Acacia Research Corp. (ACTG), the patent licensing company run by interim CEO Marvin Key, won a second reprieve from a motion for exceptional case fees in an enforcement dispute between its AdjustaCam unit and Newegg Ltd. and Sakar International.
The denial of exceptional case fees against AdjustaCam was handed down by Judge Rodney Gilstrap, of the U.S. District Court in Tyler, Texas.
Los Angeles-based Newegg and Sakar had each filed their fee shifting motions in 2012 after AdjustaCam dismissed its claims against them. They were among 58 defendants sued by AdjustaCam in 2010 in a case originally overseen by Judge Leonard Davis, who has since retired.
Judge Gilstrap noted in his ruling that the two companies had opposed the motion to dismiss and only agreed to it in order to preserve their rights to seek exceptional case fees.
Judge Gilstrap's denial came after the Court of Appeals for the Federal Circuit remanded the original denial for a rehearing "in light of the Supreme Court's recent clarification of the 'exceptional case' standard."
In 2014, the U.S. Supreme Court decided in Octane Fitness LLC vs. ICON Health & Fitness found that the Brooks Furniture framework previously used for deciding fee shifting motions was “unduly rigid" and "impermissibly encumbered 'the statutory grant of discretion to district courts.'”
Judge Gilstrap noted that the Supreme Court held that “an ‘exceptional’ case is simply one that stands out from others with respect to the substantive strength of a party’s litigating position (considering both the governing law and the facts of the case) or the unreasonable manner in which the case was litigated."
The high court went on to say that district courts may determine whether a case is exceptional on a case by case basis in exercise of their discretion and considering the totality of the circumstances.
In rejecting the motion, Judge Gilstrap noted that the Federal Circuit had previously upheld a district court's second denial of exceptional case fees in Site Update Solutions vs. CBS Corp. Site Update Solutions is also an Acacia unit. Newegg also was a defendant in that case.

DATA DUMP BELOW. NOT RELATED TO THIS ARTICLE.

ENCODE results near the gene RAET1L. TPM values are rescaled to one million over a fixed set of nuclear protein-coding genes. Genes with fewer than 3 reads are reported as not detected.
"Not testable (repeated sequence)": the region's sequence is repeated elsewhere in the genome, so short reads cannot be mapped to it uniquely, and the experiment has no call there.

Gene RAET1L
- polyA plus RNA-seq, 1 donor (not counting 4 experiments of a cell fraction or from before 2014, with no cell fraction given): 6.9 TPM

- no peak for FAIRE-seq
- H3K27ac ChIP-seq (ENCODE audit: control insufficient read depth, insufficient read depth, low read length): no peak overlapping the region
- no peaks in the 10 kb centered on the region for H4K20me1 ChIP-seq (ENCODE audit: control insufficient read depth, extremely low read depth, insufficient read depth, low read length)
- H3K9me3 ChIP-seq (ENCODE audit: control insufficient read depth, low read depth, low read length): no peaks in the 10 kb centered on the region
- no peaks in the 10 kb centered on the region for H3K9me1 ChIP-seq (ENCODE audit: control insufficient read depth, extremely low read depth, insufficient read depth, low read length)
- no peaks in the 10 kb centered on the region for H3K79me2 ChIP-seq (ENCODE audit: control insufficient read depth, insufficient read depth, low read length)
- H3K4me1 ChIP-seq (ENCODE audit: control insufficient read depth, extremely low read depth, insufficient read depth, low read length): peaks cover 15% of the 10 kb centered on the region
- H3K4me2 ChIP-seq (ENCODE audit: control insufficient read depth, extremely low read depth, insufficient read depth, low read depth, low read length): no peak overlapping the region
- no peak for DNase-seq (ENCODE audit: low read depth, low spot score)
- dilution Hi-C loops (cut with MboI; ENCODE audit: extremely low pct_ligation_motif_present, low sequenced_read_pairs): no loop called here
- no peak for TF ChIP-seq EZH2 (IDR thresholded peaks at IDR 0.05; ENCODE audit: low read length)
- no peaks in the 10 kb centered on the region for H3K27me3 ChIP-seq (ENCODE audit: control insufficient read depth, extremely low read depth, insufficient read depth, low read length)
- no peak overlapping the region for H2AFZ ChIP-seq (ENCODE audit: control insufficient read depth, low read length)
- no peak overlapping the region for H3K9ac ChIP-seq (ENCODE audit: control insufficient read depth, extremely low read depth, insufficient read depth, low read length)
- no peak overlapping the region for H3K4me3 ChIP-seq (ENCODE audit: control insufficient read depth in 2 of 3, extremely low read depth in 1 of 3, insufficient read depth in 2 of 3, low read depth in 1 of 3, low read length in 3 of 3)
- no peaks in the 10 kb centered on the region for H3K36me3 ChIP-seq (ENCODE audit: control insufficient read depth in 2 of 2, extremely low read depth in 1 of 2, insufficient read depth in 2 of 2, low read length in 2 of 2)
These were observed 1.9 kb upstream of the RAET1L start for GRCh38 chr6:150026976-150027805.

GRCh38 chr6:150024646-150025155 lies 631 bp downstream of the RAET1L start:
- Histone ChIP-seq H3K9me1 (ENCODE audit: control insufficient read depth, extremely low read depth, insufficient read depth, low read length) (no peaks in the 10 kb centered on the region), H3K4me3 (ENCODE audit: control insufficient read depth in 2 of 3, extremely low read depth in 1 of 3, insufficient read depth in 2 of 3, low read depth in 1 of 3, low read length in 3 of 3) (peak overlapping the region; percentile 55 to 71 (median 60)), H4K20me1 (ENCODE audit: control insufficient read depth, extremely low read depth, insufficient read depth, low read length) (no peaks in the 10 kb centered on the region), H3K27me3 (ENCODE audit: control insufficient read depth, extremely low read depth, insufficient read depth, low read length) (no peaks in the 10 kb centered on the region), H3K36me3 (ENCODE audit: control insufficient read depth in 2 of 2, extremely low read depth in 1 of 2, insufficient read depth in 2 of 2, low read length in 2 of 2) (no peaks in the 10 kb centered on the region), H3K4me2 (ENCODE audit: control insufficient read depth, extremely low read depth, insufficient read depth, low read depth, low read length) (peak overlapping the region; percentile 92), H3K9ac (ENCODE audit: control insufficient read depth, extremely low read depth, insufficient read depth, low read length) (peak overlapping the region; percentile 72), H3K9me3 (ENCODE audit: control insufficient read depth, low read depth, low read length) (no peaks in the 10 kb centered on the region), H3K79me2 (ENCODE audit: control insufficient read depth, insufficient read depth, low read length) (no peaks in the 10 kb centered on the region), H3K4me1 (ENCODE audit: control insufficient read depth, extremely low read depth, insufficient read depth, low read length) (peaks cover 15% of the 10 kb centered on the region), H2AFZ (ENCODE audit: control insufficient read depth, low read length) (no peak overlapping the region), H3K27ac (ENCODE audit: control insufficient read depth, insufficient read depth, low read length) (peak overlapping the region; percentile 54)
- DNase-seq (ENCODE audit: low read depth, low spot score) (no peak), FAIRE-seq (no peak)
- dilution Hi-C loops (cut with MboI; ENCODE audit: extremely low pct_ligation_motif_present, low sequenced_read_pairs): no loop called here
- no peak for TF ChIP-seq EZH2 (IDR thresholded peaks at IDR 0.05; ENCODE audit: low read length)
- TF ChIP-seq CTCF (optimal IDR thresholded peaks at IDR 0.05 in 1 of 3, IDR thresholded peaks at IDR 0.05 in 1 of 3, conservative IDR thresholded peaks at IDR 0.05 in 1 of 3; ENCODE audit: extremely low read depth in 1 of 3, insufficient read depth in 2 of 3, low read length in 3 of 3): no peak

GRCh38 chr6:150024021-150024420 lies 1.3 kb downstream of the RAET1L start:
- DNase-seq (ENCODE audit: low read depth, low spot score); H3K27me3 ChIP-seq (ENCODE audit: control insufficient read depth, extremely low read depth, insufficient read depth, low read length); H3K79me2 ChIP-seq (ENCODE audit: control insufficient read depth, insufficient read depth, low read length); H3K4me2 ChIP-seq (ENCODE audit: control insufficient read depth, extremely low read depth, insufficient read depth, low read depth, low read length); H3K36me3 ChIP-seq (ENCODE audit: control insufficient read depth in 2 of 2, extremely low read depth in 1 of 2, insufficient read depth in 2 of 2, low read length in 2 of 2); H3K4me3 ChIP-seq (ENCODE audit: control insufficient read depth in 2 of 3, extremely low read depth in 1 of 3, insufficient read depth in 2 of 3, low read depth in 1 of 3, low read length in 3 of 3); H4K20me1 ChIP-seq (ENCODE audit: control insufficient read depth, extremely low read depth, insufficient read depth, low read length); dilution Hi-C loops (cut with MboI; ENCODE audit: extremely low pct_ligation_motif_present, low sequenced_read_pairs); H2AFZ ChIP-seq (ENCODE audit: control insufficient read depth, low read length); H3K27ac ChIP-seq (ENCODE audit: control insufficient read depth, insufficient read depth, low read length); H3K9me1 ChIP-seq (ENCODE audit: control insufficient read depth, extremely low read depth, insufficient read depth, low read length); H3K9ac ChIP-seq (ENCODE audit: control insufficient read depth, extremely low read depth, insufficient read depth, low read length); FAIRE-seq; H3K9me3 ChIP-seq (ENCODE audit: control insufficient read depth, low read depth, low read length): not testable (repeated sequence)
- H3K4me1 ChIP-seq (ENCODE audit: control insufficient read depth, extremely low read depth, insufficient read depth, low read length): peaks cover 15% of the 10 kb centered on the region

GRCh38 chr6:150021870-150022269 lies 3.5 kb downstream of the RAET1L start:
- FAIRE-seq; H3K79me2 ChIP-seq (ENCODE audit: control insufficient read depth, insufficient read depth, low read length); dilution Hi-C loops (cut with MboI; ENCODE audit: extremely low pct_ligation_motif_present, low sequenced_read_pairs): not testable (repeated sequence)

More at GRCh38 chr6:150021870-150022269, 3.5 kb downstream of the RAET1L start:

"The Federal Circuit recently acknowledged (post-Octane Fitness) the discretion afforded to district courts evaluating attorney fee awards under § 285 in Site Update Solutions," Judge Gilstrap said.
In that case, the Federal Circuit affirmed a district court’s second denial of attorney fees under
Section 285, recognizing that “the district court ruled from a position of great familiarity with the case
and the conduct of the parties, and it determined that Site Update’s tactical blunders and mistakes
do not warrant fees."
Moreover, he noted that the Federal Circuit also noted that “[t]he new Octane Fitness standard for an exceptional case applies both ways: discretion is entitled to a district court’s findings that Section 285 attorney’s fees are not applicable, as much as discretion is owed to findings that they are applicable. As the Supreme Court explained, matters of attorney’s fees, and the effective contours illuminating this area, are committed to the sound discretion of the trial court.”
In a footnote to its ruling, the Federal Circuit had said that "Newegg and Sakar's arguments appear to have significant merit, particularly their argument that AdjustaCam continued its pursuit of its infringement claims after the district court construed the claim 'rotably attached' was baseless."
Judge Gilstrap addressed the Federal Circuit's footnote by saying "this court has endeavored not to circumvent by hindsight the judgments and in-person evaluations that the trial judge who dealt with this case in the courtroom arena was best positioned to have made, considering both the facts as well as the unavoidable human intangibles that a 'totality of the circumstances' contemplates."
"After a careful review of the entirety of the record, as well as the parties’ arguments and additional briefing, the court, in an exercise of its statutory grant of discretion, does not find that AdjustaCam’s infringement and validity arguments were so weak, or its litigation conduct so poor, as to make this case stand out from others."
Representatives for Newport Beach, Calif.-based Acacia couldn't be reached for comment.
Newegg is "not surprised," said Newegg chief counsel Lee Cheng. "The legal system is still very much stacked against defendants and there's very little accountability for plaintiffs to file frivolous lawsuits. More reform is needed and that's what we are trying to promote."
Representatives of Sakar also couldn't be reached.
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